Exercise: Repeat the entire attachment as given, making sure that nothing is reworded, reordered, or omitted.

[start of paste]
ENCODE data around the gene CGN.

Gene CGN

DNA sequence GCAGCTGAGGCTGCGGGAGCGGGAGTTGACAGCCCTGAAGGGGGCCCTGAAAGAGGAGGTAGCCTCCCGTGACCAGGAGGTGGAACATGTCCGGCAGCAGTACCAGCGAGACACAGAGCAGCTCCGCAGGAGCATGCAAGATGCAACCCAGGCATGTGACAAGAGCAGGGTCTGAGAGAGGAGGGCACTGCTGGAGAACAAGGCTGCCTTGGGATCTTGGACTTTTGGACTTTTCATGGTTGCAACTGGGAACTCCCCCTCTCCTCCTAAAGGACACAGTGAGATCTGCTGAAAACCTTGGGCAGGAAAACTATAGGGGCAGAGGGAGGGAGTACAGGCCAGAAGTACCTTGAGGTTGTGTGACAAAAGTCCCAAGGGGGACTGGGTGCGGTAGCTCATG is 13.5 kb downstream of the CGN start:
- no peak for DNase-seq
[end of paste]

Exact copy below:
ENCODE data around the gene CGN.

Gene CGN

DNA sequence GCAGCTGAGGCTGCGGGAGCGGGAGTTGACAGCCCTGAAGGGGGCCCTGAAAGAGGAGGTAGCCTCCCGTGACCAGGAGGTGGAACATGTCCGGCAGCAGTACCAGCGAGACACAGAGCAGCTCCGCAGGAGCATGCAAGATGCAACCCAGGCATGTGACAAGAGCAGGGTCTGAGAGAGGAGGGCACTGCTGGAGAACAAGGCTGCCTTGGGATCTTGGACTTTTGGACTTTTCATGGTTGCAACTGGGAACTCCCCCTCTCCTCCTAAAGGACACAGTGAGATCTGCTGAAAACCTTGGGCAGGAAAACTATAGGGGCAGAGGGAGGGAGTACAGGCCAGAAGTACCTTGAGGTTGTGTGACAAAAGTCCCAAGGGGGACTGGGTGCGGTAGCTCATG is 13.5 kb downstream of the CGN start:
- no peak for DNase-seq